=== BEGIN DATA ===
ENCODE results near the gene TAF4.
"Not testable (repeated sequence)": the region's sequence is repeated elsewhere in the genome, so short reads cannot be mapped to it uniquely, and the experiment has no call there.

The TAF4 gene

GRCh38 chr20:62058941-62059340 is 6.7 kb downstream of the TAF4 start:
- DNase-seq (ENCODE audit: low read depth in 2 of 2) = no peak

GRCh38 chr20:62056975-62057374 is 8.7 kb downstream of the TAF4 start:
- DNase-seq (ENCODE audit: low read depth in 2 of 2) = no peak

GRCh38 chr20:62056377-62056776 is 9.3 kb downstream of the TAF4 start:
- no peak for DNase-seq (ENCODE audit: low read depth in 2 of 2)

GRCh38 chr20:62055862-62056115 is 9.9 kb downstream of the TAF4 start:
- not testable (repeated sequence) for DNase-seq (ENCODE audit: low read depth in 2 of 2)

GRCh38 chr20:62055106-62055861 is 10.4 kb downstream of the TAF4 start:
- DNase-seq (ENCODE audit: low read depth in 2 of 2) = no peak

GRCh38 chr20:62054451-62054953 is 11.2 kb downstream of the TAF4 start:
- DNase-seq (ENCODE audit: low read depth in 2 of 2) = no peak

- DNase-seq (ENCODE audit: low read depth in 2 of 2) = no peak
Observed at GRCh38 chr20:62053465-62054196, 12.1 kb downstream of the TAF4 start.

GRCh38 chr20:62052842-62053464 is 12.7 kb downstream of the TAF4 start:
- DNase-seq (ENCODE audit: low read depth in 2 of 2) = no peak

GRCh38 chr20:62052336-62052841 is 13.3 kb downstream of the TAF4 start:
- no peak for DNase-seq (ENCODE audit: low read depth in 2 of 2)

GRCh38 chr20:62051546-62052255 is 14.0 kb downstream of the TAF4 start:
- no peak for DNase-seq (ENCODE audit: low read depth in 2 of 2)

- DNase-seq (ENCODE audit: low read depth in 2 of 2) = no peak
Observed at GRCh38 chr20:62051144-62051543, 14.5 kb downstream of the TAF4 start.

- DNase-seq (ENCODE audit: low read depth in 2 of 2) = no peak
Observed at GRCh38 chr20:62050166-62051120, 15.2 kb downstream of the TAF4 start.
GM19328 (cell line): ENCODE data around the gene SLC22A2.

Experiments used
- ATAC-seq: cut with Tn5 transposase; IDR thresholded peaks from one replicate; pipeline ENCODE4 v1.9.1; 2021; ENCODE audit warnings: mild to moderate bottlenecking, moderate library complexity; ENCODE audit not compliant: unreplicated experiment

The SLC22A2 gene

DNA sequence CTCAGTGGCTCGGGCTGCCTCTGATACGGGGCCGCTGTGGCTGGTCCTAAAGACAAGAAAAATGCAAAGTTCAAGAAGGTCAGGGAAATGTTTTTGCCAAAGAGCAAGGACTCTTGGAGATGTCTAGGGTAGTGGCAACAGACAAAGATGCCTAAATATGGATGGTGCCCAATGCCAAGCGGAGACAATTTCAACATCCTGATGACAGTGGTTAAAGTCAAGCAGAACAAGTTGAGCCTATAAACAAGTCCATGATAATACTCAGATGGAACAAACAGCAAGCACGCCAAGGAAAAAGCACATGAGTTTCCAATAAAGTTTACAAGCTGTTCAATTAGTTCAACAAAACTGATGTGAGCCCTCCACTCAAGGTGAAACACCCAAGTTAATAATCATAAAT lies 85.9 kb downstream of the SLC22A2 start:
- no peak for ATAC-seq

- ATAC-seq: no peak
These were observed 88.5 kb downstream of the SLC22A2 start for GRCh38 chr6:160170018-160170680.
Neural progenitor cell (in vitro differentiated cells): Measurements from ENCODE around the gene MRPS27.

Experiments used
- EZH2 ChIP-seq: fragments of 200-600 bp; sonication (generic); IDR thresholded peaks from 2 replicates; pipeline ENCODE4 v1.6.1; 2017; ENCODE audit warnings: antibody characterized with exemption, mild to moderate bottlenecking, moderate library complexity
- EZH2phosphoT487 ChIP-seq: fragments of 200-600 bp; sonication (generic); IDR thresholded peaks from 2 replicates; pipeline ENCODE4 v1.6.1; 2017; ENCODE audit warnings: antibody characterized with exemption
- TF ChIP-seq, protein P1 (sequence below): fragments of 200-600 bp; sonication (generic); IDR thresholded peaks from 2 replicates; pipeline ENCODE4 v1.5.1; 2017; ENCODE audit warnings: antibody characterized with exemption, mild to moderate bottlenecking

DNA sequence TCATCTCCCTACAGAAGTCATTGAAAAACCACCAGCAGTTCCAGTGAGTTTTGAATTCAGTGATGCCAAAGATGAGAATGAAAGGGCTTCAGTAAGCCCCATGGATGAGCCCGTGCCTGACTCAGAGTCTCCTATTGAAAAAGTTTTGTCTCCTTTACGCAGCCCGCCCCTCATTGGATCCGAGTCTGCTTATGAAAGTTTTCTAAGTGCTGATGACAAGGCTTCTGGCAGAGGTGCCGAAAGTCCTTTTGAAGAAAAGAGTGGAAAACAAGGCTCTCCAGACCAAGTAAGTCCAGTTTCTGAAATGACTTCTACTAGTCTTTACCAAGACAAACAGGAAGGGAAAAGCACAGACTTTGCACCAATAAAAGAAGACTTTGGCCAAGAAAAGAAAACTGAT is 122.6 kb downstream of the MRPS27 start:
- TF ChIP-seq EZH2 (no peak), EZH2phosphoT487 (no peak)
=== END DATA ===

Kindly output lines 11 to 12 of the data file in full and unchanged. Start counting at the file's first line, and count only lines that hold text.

- not testable (repeated sequence) for DNase-seq (ENCODE audit: low read depth in 2 of 2)

GRCh38 chr20:62055106-62055861 is 10.4 kb downstream of the TAF4 start: